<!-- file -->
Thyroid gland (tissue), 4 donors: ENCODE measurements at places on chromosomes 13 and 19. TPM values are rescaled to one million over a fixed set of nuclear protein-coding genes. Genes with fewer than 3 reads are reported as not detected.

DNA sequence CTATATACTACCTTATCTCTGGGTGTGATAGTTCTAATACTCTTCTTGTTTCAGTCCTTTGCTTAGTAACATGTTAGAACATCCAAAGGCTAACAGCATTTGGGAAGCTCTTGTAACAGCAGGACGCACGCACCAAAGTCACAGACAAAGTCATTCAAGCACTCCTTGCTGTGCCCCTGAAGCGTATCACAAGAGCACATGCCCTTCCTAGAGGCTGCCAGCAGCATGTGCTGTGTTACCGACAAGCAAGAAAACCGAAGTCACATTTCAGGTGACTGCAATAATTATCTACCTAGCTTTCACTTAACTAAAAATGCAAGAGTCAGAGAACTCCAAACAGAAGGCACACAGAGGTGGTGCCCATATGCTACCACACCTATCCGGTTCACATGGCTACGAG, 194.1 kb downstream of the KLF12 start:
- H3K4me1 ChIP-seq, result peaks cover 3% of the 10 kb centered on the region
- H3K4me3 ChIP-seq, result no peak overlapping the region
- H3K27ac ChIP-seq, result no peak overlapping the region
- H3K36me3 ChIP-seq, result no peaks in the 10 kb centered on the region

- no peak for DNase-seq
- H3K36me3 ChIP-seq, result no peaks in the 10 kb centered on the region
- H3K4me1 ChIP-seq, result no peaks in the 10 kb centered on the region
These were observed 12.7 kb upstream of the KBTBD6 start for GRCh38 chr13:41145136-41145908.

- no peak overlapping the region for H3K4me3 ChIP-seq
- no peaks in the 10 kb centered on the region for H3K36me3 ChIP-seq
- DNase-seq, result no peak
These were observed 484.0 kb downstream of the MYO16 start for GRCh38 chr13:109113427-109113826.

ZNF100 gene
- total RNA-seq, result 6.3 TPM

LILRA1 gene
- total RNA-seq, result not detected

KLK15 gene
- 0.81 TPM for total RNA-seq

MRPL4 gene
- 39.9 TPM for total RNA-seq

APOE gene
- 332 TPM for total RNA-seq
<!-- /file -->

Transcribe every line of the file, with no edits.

Thyroid gland (tissue), 4 donors: ENCODE measurements at places on chromosomes 13 and 19. TPM values are rescaled to one million over a fixed set of nuclear protein-coding genes. Genes with fewer than 3 reads are reported as not detected.

DNA sequence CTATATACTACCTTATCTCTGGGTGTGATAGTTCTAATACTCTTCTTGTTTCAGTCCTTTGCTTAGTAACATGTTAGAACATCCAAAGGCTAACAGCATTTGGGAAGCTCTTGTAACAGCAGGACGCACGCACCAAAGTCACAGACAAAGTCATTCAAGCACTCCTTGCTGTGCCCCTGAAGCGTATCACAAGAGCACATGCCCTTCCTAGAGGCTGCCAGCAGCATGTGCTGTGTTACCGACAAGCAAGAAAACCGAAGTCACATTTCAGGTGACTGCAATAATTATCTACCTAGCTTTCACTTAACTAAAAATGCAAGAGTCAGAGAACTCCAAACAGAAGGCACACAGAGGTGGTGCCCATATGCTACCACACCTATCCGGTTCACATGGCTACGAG, 194.1 kb downstream of the KLF12 start:
- H3K4me1 ChIP-seq, result peaks cover 3% of the 10 kb centered on the region
- H3K4me3 ChIP-seq, result no peak overlapping the region
- H3K27ac ChIP-seq, result no peak overlapping the region
- H3K36me3 ChIP-seq, result no peaks in the 10 kb centered on the region

- no peak for DNase-seq
- H3K36me3 ChIP-seq, result no peaks in the 10 kb centered on the region
- H3K4me1 ChIP-seq, result no peaks in the 10 kb centered on the region
These were observed 12.7 kb upstream of the KBTBD6 start for GRCh38 chr13:41145136-41145908.

- no peak overlapping the region for H3K4me3 ChIP-seq
- no peaks in the 10 kb centered on the region for H3K36me3 ChIP-seq
- DNase-seq, result no peak
These were observed 484.0 kb downstream of the MYO16 start for GRCh38 chr13:109113427-109113826.

ZNF100 gene
- total RNA-seq, result 6.3 TPM

LILRA1 gene
- total RNA-seq, result not detected

KLK15 gene
- 0.81 TPM for total RNA-seq

MRPL4 gene
- 39.9 TPM for total RNA-seq

APOE gene
- 332 TPM for total RNA-seq